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Everest with Mountain Madness

Pre-functioning in the Chitwan National Park Nepal

Kay­la Fenske starts out our sec­ond Ever­est Base Camp Trek by vis­it­ing with some rhi­nos, ele­phants, and whole bunch of oth­er crit­ters in Chit­wan Nation­al Park.

Nepal Chitwan National Park

All pho­tos Kay­la Fenske

I am cur­rent­ly writ­ing this as we relax in our rooms lis­ten­ing to a thun­der­ous hail storm on our thatched roof of the Tharu Lodge in Chit­wan Nation­al Park. We are thank­ful that our gra­cious hosts knew how to gauge the weath­er and got us back to our rooms ten min­utes before the sky opened up. What an excit­ing way to start off our adven­ture in Nepal with three days in the jun­gle, where the weath­er and ani­mal sight­ings are unpre­dictable and entertaining!

We arrived in Kath­man­du on Mon­day night and were intro­duced to the bustling city with a seat-grip­ping ride on the left side of the street, dodg­ing cows, pedes­tri­ans, bus­es, and bik­ers. We were warm­ly wel­comed at the Yak and Yeti hotel with cool glass­es of juice. Our com­fort­able hotel room was a wel­come refuge after a long trip.

After one night’s rest and a deli­cious buf­fet break­fast the next morn­ing, we head­ed back to the air­port to board a 40 – 50 seat pud­dle jumper for our 17 minute flight to Bharat­pur. Short­est flight I’ve ever been on and they still had time for in-flight service!

Our host from the Tharu Lodge greet­ed us at the air­port and we were joined by a British ex-pat and his two young Nepali friends from the Gorkha region that he is treat­ing to an adven­tur­ous jun­gle week­end and trek in remote areas. After a warm wel­come with lemon­ade, pound cake and cold wash rags, we gath­ered out­side in the gar­den under a large man­go tree for a deli­cious lunch and good company.

This after­noon, we walked to the edge of the prop­er­ty, to find ele­phants and their dri­vers greet­ing us at a raised plat­form. We climbed into the sad­dles and were off for a boun­cy ride through the jun­gle. My mom’s ele­phant lagged behind us due to the fact that he was trained, and seem­ing­ly con­cerned, with pick­ing up any trash he came across on the main path at the jun­gle bound­ary and hand­ing it to his dri­ver with his trunk. Despite the occa­sion­al head-on detours into the bush for a tree-sized snack, our ele­phant led us through the thick bush in search of tigers and oth­er crea­tures. Although we weren’t lucky enough to spot a tiger, we saw a pea­cock, mon­keys, eagle, 4 rhi­nos (includ­ing a baby) and munt­jac deer that barked warn­ing of a near­by preda­tor. All the while, the har­mo­nious orches­tra of dis­tant thun­der accom­pa­nied our jun­gle walk. Once the thun­der grew clos­er, our guides made the exec­u­tive deci­sion to turn for home. And boy are we glad they did! Our dusty court­yard out­side our rooms is now a rush­ing riv­er fill­ing with hazel­nut sized hail­stones. Need­less to say, our ter­race din­ner has been moved indoors.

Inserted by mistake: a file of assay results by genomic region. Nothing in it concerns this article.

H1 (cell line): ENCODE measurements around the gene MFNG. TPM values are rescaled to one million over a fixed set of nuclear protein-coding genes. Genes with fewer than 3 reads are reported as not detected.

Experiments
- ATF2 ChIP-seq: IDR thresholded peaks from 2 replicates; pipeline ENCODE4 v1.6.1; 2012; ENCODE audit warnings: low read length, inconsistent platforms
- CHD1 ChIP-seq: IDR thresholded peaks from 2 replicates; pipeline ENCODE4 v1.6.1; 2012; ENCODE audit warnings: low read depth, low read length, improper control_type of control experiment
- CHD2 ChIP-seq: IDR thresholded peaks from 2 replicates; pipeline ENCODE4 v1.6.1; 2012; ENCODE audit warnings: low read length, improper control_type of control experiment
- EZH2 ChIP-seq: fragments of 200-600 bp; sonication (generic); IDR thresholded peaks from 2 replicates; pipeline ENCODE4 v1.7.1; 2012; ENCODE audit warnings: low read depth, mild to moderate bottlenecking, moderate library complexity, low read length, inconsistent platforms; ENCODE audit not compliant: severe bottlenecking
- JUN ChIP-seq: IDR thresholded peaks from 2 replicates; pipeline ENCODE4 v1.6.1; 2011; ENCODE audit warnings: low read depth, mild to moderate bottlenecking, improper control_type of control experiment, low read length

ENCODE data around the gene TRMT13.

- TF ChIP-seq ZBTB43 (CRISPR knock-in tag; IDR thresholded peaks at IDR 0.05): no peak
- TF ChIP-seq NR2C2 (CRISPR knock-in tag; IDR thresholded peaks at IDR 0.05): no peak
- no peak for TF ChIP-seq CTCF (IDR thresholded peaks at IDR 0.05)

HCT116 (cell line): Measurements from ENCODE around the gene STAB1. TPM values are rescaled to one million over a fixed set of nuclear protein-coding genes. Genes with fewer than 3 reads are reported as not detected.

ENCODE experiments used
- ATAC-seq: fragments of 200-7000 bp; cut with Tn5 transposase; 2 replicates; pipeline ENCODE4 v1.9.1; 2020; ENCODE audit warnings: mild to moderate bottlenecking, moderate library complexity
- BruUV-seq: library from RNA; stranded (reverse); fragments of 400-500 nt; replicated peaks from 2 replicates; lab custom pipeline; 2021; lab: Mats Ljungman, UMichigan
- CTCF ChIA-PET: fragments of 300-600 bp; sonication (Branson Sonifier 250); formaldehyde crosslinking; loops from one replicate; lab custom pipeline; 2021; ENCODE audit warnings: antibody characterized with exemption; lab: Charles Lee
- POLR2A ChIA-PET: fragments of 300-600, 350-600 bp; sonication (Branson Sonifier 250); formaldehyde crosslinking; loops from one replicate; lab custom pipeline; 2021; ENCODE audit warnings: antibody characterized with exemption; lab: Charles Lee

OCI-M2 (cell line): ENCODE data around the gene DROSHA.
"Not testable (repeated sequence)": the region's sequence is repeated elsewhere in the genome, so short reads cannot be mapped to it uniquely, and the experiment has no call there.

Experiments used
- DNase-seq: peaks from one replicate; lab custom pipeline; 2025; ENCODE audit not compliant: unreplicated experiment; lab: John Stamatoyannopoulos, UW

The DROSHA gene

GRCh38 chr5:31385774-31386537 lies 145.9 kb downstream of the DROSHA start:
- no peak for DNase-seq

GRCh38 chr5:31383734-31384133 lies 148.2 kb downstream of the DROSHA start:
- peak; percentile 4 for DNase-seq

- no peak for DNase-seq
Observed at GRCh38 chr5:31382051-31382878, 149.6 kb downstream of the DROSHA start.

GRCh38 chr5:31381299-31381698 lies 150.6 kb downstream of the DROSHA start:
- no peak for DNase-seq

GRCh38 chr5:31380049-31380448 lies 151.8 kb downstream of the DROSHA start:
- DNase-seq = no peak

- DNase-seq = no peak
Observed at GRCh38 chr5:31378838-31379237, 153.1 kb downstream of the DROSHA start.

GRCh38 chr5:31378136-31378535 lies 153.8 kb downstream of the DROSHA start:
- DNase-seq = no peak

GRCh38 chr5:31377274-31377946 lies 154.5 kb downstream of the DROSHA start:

Nepal Chitwan National Park

Din­ner was the tra­di­tion­al dal bhat, with cooked veg­eta­bles and a slice of cake. After sched­ul­ing our activ­i­ties for the next day, we retired to our rooms under the heavy rains and thun­der. It lulled us to sleep until in the morn­ing it was replaced by hun­dreds of dif­fer­ent bird calls, (this park has 547 of the ~800 species of birds in Nepal).

We awoke at 6am and left before break­fast for a 2 hour ele­phant ride in the ear­ly morn­ing jun­gle mist. Local peo­ple were already hard at work chop­ping up the trunks of fall­en trees from the night before. As we entered the Chit­wan buffer zone, spot­ted deer, a large group of macaque mon­keys, a male rhi­no (rare for the morn­ings!) and a pea­cock high in the tree gave us much enter­tain­ment. Our friend­ly guide, Sam­bu, direct­ed our dri­ver deep into the bush off of the trail to get bet­ter ani­mal view­ing. We were very grate­ful for his knowledge!

We returned to the lodge for a hearty break­fast of home­made puff rice and mues­li gra­nola, home­made yogurt, fruit and toast. We will rest for an hour before we head off to wash the ele­phants in the near­by river!

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